We received a letter recently. It’s from a guy whose girlfriend has HSV-2. He fell in love with her deeply. When everything goes smoothly, she told him the secret.
He was shocked and confused. He said that they don’t have sex even they began the relationship. Earlier this month, he tried to invite her home after a romantic evening. But she refused and told him that it was too quick. Then one day later, she sent him a voice message that says “I want to tell you something. I knew it will be a little hard for you to accept. Actually, I passed a hard time to accept it. But no matter what decision you made, I understand and respect. I have herpes. I got it from my ex-boyfriend who lied to me. I don’t want to cheat you since I love you. Maybe you need time to think. It’s ok. Just give me your decision this month. ”
He told us that he admired and appreciated this girl very much. She is brave and lovely. But he doesn’t know how to handle it. Will herpes bring many troubles to their life? Can they have an ordinary sex life? Will herpes affect pregnancy? He doesn’t want to say goodbye to her from his deep heart. But he is still puzzled.
After getting his approval, we public the content by editing the expression and hiding their name. We’d like to share many useful tips when dating a girl with herpes.
Ⅰ. Get yourself tested for herpes.
If your girlfriend has HSV-2, you’d better know your condition. Herpes is a kind of virus. Getting tested is very essential because many people have it but don’t know it. Some people have this virus but no symptoms.
If you and your girlfriend have the same type of herpes, then you don’t have to worry about “infecting” because both of you are carriers.
If you have different strains of herpes, both of you can transmit that infection. For example, if you have HSV-1 while she has HSV-2, it’s possible to get infected with other strains of herpes.
A simple blood test can tell you whether you are a herpes carrier with specific strains of herpes. You can get this test at a Planned Parenthood center, other health clinics, or private health care providers.
Ⅱ. Get to know what strains of herpes she has.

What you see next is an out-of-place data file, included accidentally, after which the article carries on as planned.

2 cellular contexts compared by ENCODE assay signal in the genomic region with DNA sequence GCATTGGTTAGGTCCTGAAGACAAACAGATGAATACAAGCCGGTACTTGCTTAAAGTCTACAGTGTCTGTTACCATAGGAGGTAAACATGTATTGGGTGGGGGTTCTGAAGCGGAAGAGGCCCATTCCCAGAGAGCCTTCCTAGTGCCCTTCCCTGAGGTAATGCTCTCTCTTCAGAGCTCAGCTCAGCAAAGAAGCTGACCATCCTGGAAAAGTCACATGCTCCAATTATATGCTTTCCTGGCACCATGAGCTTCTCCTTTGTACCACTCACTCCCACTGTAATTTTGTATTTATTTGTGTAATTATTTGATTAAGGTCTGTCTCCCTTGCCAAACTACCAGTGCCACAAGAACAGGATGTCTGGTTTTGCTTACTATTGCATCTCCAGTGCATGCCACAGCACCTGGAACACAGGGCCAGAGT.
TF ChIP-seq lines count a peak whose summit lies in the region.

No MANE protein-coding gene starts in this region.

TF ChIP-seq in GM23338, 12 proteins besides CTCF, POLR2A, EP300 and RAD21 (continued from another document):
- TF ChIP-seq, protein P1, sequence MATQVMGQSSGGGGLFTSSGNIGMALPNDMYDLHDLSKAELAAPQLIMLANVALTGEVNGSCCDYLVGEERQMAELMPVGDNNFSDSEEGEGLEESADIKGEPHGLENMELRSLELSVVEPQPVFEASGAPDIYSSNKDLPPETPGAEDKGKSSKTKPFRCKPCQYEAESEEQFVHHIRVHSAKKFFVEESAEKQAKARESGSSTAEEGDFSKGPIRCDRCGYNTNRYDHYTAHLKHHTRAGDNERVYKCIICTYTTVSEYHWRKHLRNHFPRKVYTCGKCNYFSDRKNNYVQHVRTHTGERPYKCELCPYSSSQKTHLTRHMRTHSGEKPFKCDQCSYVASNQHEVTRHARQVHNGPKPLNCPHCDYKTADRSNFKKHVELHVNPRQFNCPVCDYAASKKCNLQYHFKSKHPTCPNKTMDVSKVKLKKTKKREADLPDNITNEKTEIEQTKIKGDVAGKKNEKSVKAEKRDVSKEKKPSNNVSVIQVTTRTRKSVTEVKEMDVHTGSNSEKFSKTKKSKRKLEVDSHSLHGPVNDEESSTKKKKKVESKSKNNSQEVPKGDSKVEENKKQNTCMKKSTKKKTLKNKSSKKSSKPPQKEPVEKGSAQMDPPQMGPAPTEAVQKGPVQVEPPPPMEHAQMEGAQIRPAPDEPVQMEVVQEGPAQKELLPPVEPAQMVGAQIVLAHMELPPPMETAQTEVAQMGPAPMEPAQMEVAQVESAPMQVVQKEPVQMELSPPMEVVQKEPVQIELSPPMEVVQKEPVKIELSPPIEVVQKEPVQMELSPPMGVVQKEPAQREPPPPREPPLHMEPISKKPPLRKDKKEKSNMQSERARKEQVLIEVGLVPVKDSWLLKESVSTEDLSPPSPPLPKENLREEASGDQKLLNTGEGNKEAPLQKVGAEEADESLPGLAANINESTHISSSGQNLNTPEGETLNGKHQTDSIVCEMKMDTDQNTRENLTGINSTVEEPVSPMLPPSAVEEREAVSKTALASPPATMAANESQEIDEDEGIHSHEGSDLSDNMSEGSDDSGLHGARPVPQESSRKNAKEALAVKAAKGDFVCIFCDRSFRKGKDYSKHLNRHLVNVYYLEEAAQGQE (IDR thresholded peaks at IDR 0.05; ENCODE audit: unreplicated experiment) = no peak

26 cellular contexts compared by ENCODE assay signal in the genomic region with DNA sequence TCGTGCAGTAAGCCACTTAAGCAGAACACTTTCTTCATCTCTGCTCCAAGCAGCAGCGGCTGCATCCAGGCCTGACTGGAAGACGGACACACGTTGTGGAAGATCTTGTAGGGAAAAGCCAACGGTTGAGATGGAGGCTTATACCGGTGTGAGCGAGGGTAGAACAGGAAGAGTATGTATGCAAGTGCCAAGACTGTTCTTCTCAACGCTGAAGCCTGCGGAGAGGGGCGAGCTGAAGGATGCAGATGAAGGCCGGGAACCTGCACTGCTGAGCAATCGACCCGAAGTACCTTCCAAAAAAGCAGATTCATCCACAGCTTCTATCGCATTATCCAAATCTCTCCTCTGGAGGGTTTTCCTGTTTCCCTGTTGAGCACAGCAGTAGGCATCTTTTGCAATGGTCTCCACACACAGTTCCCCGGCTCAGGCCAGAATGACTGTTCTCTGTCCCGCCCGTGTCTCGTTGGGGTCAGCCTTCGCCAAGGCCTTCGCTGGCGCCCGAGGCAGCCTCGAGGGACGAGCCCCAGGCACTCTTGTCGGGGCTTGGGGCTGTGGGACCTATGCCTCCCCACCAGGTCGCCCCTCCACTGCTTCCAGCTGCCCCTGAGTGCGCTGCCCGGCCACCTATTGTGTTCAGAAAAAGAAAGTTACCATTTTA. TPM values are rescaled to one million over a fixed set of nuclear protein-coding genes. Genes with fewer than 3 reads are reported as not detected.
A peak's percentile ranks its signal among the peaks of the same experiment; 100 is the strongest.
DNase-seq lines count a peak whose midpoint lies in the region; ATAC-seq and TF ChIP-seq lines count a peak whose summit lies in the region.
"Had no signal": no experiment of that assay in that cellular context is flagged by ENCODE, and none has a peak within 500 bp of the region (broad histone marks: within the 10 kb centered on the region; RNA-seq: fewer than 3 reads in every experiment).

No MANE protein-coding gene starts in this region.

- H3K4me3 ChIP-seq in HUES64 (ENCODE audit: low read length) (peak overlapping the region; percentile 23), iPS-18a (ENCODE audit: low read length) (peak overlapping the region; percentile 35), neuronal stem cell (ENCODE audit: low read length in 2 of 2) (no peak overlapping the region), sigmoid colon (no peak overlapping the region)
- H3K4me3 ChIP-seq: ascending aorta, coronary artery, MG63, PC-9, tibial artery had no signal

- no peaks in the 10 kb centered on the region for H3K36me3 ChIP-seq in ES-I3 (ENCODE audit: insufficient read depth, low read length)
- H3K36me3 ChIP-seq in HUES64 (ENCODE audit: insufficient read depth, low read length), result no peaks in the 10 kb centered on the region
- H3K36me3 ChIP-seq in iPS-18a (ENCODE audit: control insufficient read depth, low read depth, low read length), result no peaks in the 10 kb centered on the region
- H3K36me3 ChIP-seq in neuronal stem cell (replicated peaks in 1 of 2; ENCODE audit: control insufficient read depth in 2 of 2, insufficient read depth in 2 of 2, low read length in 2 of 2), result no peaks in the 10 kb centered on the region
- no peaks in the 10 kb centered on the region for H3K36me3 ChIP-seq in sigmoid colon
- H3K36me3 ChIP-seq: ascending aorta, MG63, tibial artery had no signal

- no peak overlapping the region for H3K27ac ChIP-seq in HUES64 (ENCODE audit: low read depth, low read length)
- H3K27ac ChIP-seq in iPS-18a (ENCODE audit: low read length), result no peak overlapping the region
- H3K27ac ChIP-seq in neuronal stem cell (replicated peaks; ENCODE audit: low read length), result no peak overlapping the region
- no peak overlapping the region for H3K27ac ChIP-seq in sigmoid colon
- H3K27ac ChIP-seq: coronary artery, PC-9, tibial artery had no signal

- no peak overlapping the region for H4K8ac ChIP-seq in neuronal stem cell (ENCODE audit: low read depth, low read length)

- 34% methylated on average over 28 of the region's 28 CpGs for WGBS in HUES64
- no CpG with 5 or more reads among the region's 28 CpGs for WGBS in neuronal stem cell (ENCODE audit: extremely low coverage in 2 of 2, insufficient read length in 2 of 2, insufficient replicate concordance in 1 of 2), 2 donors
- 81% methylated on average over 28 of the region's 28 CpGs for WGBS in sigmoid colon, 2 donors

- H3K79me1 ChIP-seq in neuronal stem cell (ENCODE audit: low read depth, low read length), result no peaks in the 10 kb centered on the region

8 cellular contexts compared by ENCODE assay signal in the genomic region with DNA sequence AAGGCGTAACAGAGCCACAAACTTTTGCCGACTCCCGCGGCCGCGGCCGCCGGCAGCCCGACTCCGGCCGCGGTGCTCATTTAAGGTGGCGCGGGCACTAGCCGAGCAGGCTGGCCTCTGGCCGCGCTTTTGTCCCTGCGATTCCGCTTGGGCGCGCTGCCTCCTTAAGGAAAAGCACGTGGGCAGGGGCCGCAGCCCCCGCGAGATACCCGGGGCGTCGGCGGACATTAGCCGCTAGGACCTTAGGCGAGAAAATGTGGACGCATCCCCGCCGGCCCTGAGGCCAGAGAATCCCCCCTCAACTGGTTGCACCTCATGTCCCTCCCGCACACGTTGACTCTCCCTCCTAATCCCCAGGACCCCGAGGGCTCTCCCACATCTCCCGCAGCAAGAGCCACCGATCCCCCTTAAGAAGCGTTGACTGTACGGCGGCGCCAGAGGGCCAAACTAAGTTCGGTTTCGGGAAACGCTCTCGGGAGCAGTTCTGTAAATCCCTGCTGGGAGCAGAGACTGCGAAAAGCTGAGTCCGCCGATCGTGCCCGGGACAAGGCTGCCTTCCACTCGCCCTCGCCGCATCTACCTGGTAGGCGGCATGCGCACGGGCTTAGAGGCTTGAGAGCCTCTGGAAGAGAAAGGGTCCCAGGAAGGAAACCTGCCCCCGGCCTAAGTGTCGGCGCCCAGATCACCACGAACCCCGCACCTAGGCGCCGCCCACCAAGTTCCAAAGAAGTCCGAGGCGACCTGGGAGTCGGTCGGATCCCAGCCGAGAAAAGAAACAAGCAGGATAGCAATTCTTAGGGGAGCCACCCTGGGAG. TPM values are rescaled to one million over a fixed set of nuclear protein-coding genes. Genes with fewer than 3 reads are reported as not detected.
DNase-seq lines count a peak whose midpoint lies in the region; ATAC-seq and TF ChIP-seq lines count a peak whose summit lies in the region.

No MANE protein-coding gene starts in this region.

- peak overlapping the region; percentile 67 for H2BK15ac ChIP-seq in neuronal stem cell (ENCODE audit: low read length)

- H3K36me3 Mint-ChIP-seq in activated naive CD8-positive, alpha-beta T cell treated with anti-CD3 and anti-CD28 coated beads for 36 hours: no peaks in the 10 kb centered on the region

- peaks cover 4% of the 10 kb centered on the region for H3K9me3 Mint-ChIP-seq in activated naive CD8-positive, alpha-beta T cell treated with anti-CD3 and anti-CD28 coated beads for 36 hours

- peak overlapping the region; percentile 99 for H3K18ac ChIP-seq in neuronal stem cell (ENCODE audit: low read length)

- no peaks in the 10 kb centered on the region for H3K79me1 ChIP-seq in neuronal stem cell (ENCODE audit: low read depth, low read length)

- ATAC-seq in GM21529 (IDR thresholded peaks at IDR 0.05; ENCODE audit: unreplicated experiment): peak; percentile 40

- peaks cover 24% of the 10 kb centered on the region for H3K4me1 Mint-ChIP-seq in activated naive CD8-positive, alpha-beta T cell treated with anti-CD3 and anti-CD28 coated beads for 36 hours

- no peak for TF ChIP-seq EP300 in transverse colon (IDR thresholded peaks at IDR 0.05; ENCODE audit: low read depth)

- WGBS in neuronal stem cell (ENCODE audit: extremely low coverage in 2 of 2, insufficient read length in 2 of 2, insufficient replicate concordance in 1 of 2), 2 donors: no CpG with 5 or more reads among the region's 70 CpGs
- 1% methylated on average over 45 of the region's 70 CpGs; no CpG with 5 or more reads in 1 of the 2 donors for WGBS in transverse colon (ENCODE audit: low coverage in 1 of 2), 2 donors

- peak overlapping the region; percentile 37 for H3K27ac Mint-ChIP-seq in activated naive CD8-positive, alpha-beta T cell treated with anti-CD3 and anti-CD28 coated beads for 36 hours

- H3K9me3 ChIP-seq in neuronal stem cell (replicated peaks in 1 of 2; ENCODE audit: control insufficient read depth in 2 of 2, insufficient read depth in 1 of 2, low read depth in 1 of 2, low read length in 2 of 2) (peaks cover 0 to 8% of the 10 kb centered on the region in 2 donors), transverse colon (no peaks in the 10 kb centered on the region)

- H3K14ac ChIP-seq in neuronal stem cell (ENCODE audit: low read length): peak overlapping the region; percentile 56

Ask your girlfriend what type of herpes she has. Is it HSV-1 (mainly around the lips area) or HSV-2 (mainly around the genital area)?
Oral herpes can cause sores around your lips or mouth area. People always call them cold sores or fever blisters. People can also get sores in the mouth, but this usually happens only at the first few times of the symptoms.
The most common symptoms of genital herpes are itchy or painful blisters in the vagina, vulva, cervix, penis, buttocks, anus, or the inside of the thigh. The blisters break and become sores.
Ⅲ. Knowing two basic herpes information.
1. Herpes isn’t fatal.
It isn’t dangerous to adult people although uncomfortable. Genital herpes can cause complications in childbirth to pregnant mothers. In extremely rare cases, HSV-2 can lead to rectal inflammation, meningitis or bladder problems. HSV-2 increases your risk of contracting other STDs(sexually transmitted diseases.)
2. Herpes virus is life-long.
You need to accept the truth. There is no cure for herpes till now. However, antiviral drugs can control the viral infection effectively.
Ⅳ. Avoiding infection.
1. Avoid sexual contact before, during, and after an outbreak.
2. Don’t touch the herpes sores.
When your partner has an outbreak, do not touch her sores. The sore is the most infectious part of the outbreak, although the virus may also fall off from the skin that appears to be unaffected.
Once you touched a sore, wash with warm water and soap immediately.
Avoid sharing glasses, toothbrush, towels, and lipstick before, during and after the outbreak.
3. Protected sex.
Always wearing condoms for sexual activities. Condoms can prevent the transmission of the herpes virus. During an outbreak, avoid sexual contact since condoms can’t provide enough protection.
4. Taking medication.
Ask your partner if she will take a daily suppressive medicine to prevent herpes outbreaks. These medicines reduce the frequency of outbreaks and significantly reduce the risk of transmission.
Ⅴ. Taking it slow.
Don’t jump into physical intimacy if you’d like. Tell her that this is new to you and you need some time to consider the risk of infection. Don’t make too much physical contact on a date. When you get to know her, think about your choice.
Ask yourself if you are uncomfortable to have sex with someone with an STD, or if you are willing to take the risk of transmission.
Ask yourself how long you’d like to be with this girl.
If it’s only a short-term relationship, can you still accept the risk of transmission?
If you want a long and serious relationship, remind yourself that HSV-1 and HSV-2 are very common.